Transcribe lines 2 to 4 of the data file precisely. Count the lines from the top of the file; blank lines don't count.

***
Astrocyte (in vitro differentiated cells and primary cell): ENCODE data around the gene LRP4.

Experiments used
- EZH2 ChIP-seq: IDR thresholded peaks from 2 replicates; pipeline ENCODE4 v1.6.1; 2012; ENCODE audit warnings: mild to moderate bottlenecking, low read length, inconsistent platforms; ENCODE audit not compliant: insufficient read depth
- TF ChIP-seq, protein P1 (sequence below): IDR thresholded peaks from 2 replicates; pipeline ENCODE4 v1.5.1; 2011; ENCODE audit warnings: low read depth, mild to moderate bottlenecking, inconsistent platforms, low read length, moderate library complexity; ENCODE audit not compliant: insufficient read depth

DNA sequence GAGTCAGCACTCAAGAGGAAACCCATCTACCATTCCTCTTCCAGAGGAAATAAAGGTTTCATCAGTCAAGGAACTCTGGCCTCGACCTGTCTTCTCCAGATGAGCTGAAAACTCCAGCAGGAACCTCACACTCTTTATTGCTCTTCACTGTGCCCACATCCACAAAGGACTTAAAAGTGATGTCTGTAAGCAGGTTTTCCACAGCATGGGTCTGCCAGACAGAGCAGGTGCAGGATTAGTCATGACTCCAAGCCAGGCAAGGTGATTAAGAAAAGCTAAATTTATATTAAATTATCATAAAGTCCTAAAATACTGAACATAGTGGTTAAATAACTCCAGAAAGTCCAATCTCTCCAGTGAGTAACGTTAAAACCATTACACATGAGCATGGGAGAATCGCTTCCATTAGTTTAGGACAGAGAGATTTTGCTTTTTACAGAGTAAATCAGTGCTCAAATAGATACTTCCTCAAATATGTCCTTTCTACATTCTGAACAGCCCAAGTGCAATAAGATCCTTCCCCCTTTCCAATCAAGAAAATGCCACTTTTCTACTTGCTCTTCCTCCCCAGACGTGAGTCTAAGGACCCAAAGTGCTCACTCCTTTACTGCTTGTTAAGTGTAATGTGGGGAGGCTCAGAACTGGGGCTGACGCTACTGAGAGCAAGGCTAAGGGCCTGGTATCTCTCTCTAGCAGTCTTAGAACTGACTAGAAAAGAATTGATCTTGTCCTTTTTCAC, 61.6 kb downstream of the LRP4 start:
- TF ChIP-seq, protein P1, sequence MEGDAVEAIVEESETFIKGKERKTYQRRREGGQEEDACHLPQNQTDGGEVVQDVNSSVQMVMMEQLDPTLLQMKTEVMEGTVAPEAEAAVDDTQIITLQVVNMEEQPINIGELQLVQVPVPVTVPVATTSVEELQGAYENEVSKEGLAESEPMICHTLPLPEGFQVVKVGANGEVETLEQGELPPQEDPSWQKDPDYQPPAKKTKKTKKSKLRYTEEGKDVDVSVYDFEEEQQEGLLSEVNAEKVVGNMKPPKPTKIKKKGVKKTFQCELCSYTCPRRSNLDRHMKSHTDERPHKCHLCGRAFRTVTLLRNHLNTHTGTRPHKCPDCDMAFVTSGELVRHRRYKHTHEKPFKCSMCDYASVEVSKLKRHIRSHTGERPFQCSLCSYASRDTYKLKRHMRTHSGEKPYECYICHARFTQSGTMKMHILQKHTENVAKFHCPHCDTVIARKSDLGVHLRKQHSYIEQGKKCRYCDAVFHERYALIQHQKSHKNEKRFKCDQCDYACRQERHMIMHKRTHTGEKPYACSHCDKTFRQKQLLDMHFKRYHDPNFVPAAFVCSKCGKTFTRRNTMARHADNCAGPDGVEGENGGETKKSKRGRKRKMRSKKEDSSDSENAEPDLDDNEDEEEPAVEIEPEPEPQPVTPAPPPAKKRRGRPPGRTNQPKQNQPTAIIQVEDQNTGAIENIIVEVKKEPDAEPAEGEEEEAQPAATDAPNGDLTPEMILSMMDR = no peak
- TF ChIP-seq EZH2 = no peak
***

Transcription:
Experiments used
- EZH2 ChIP-seq: IDR thresholded peaks from 2 replicates; pipeline ENCODE4 v1.6.1; 2012; ENCODE audit warnings: mild to moderate bottlenecking, low read length, inconsistent platforms; ENCODE audit not compliant: insufficient read depth
- TF ChIP-seq, protein P1 (sequence below): IDR thresholded peaks from 2 replicates; pipeline ENCODE4 v1.5.1; 2011; ENCODE audit warnings: low read depth, mild to moderate bottlenecking, inconsistent platforms, low read length, moderate library complexity; ENCODE audit not compliant: insufficient read depth